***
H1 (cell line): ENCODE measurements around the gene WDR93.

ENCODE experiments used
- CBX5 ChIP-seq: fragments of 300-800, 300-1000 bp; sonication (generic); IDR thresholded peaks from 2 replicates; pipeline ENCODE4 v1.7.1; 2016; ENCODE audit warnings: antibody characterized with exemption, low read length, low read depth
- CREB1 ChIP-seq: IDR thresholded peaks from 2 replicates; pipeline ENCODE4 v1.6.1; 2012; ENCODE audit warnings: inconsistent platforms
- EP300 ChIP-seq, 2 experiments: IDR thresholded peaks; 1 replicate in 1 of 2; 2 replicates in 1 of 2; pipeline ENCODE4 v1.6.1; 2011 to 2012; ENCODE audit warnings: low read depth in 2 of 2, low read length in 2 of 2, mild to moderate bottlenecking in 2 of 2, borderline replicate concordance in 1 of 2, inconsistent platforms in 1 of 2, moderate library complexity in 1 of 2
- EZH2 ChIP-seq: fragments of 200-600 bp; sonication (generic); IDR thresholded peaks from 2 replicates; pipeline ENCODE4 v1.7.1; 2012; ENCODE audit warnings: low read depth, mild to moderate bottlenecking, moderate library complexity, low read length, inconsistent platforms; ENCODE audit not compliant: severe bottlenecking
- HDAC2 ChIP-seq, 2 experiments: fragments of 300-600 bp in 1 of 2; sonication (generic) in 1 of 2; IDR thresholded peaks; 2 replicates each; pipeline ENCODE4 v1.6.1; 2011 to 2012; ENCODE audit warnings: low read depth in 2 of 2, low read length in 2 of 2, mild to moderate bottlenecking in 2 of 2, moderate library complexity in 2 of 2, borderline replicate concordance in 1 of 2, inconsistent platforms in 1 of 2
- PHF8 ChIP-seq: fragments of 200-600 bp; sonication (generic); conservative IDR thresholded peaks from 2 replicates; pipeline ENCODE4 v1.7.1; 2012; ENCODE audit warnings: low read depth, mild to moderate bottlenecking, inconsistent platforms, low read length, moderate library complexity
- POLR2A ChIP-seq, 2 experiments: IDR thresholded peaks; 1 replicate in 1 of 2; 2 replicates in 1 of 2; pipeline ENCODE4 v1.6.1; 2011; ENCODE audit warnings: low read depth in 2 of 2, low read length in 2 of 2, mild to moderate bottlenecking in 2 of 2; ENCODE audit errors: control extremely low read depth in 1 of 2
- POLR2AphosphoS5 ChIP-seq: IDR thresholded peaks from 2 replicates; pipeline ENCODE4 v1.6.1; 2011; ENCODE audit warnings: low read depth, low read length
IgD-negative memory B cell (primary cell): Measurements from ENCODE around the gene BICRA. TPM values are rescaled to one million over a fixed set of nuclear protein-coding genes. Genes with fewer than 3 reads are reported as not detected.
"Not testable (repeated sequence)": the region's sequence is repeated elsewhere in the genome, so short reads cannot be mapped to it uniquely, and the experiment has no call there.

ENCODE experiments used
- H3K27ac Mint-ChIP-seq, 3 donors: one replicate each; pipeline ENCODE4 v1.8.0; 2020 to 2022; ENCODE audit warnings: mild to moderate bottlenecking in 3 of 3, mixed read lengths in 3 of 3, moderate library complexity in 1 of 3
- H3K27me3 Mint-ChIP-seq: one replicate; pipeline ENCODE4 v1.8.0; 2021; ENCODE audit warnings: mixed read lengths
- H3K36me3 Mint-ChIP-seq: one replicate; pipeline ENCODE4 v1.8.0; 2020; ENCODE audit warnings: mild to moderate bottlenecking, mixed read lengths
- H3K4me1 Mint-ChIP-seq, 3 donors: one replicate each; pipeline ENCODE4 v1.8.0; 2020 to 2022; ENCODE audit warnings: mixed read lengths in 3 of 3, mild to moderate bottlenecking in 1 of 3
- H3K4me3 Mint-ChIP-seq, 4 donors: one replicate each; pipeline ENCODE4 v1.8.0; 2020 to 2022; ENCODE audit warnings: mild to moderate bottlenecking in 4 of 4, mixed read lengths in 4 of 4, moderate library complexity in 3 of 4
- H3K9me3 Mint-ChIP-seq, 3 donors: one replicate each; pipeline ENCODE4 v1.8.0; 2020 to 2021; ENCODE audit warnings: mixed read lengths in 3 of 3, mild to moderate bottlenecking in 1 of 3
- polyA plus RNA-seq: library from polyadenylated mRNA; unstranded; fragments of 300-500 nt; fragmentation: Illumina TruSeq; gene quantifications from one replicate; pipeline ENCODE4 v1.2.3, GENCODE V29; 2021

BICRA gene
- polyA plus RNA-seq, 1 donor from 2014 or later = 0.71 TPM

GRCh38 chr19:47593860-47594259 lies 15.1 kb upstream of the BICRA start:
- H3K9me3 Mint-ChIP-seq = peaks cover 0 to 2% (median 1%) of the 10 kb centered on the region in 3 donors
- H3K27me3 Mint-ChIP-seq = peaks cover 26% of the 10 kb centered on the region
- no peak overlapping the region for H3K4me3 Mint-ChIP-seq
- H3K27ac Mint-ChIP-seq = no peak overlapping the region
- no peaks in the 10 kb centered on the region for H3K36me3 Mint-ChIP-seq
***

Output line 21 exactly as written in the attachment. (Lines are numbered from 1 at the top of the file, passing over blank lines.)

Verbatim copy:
BICRA gene